Melting a Terminatrix

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Melting a Terminatrix
Melting a Terminatrix
Nigel Sumner, Samir Hoon, Willi Geiger, Sebastian Marino, Nick Rasmussen, Ron Fedkiw ∗
Industrial Light + Magic
1
Introduction
For Terminator 3: Rise of the Machines, one of the many challenging sequences ILM was presented with depicted the films antagonist, the ”TX”, struggling to free itself from the pull of a magnetic
field. The TX embodies the features of both the previous films assailants, being comprised of both an armored endoskeleton and a
liquid metal exterior. The primary challenge in the sequence was
to digitally create the gradual liquefaction of the TX’s exterior. To
achieve this we turned to a fluid simulation approach, utilizing a
particle level set method [Enright et al. 2002; Foster and Fedkiw
2001]. While this gave us the means to produce the desired dynamic effects, production requirements necessitated the development and implementation of techniques and tools that allow artists
to control every aspect of the simulation. Developing intuitive and
accurate control is essential to achieving an aesthetic vision while
producing a dynamically realistic simulation. This sketch describes
the production processes and techniques developed to complete this
sequence.
2
Evolution
While a variety of techniques were being used to create liquid metal
effects in the film using both particle simulations and animated geometry, none of these techniques provided the detailed structure or
the dynamic nature required to produce a plausible fluid flow and
suspend the audience’s disbelief. To achieve realistic dynamics, we
turned instead to a physics-based 3d fluid simulation engine based
on the particle level set technique. This method uses a level set
stored on a regular volume grid to represent the fluid/air interface,
which is augmented with particles on either side to help prevent
volume loss as the level set is advected through the fluid velocity field. Identifying the level of control needed over the simulation
parameters became an evolving process, the requirements of the engine growing in parallel to the requirements of the shots. A method
for inputting this information into the engine was required, and it
needed to be extensible on both a global and local definition scale.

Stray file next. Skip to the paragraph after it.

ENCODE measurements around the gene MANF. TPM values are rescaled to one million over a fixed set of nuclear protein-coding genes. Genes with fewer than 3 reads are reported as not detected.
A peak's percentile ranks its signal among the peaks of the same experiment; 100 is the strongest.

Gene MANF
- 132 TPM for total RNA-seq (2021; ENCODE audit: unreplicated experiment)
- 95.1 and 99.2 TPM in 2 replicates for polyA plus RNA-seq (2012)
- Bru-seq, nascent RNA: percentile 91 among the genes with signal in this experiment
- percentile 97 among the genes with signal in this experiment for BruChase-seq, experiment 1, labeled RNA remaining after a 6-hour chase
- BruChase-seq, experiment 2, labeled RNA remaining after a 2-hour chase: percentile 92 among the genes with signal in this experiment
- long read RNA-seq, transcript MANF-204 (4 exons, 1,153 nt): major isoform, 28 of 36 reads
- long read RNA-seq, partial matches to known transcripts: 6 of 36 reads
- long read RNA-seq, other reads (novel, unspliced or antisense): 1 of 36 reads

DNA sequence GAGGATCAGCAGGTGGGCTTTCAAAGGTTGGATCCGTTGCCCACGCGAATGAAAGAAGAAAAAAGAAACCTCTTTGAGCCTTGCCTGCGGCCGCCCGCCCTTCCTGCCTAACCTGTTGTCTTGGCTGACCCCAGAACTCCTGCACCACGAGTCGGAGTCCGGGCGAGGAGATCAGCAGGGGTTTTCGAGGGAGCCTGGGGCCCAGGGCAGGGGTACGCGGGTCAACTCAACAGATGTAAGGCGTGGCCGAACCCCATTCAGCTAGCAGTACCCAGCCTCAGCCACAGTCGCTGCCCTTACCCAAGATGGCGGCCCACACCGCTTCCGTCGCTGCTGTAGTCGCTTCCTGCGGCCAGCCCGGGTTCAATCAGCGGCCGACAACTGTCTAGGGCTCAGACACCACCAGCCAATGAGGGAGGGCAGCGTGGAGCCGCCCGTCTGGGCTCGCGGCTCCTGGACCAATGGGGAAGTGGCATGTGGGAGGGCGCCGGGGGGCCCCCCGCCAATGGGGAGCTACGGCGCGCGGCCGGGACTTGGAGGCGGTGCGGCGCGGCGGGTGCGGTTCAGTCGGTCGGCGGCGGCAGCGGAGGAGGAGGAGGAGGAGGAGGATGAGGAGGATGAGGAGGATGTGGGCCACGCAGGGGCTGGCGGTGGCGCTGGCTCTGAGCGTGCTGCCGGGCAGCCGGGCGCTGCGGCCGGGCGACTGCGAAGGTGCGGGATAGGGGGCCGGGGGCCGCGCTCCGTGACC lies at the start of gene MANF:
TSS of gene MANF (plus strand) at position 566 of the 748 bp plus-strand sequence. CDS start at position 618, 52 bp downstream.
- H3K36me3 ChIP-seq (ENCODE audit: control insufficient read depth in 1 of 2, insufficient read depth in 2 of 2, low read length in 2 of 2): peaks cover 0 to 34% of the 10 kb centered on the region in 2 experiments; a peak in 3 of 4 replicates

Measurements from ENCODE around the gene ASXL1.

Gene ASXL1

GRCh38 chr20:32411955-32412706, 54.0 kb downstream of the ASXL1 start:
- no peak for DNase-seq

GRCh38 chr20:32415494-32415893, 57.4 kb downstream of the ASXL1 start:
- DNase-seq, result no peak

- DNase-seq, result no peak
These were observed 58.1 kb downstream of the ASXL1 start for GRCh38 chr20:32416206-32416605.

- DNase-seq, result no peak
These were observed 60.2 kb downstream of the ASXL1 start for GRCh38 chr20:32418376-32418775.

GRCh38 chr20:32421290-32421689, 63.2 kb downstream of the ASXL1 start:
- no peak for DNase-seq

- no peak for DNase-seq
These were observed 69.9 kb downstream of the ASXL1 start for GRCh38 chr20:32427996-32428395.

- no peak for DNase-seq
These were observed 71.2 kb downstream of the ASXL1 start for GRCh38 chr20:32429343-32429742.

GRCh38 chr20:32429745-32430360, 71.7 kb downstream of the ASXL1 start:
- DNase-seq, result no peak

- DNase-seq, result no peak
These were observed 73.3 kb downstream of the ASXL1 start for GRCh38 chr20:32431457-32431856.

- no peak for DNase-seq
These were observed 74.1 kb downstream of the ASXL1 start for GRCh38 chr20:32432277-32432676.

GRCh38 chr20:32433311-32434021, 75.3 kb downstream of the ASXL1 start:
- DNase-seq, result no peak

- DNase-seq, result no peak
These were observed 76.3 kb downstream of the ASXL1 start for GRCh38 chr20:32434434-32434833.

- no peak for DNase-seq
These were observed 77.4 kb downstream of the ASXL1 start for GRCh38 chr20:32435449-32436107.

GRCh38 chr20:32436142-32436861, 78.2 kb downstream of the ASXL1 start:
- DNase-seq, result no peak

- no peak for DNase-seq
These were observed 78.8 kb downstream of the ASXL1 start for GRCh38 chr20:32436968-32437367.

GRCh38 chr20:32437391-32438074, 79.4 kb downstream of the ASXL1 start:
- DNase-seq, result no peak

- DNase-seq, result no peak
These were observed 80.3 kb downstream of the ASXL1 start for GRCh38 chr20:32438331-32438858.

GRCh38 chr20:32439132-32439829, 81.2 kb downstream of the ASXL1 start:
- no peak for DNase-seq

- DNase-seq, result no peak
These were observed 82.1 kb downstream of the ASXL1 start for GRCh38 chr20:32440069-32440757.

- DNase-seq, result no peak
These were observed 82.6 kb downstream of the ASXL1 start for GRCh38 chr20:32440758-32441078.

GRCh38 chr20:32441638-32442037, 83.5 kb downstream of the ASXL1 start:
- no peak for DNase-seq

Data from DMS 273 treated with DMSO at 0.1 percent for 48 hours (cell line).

3
Simulation and Control
We used Maya particles to control and direct the fluid. A poisson
distribution technique was used to evenly disperse particles over
the outer surfaces of our creature, and these particles carried animation dependent properties such as position, velocity, viscosity
and surface normals. This provided us with a generic method for
inputting control properties into the fluid. We rasterized the geometry in order to describe both the fluid’s initial condition and the
endoskeleton interior as a collision volume. The exported particles
were used as global or local controls for defining regions of the flow
with varying viscosity and areas where the fluid was constrained to
track the particle motion. Geometry was used as fluid erasers or
emitters to enhance the degree of control. To produce simulation
results with a reasonable resolution within a practical turn around
time, we employed various techniques. The engine was not multithreaded, and we instead divided the simulation domain into several
smaller (possibly moving) overlapping domains. To cope with localized simulation over large domains, we implemented grid sourcing. That is, a pre-simmed higher resolution, but smaller domain
∗ e-mail:
[email protected], [email protected]
Figure 1: Various aspects of our pipeline highlighting control, preview, texture and liquid metal.
was used to generate level sets that in turn act as input into a larger
secondary domain thereby increasing the physical simulation area
covered. The overhead of collision grid lookup was reduced significantly by caching out composite grids increasing engine performance and reducing memory overhead.
4
Rendering
We render the implicit surface defined by the level set directly by
ray tracing. This is very efficient since the level set defines the distance to the fluid surface at all points in the volume. The fluid is
rendered within the final scene so we can include reflections and
occlusions of other objects. A potential difficulty with rendering
level sets is the lack of texture coordinates. This was overcome by
advecting particles through the fluid, which carry texture coordinates and any other information the artist desires. The information
from the particles nearest each intersection point is blended and
used to define texture coordinates and attributes to control the surface appearance. Because the particles have been advected through
the fluid, the textures flow smoothly with the surface.
References
E NRIGHT, D., M ARSCHNER , S., AND F EDKIW, R. 2002. Animation and rendering
of complex water surfaces. In Proceedings of SIGGRAPH 2002, 736–744.
F OSTER , N., AND F EDKIW, R. 2001. Practical animation of liquids. In Proceedings
of SIGGRAPH 2001, 15–22.

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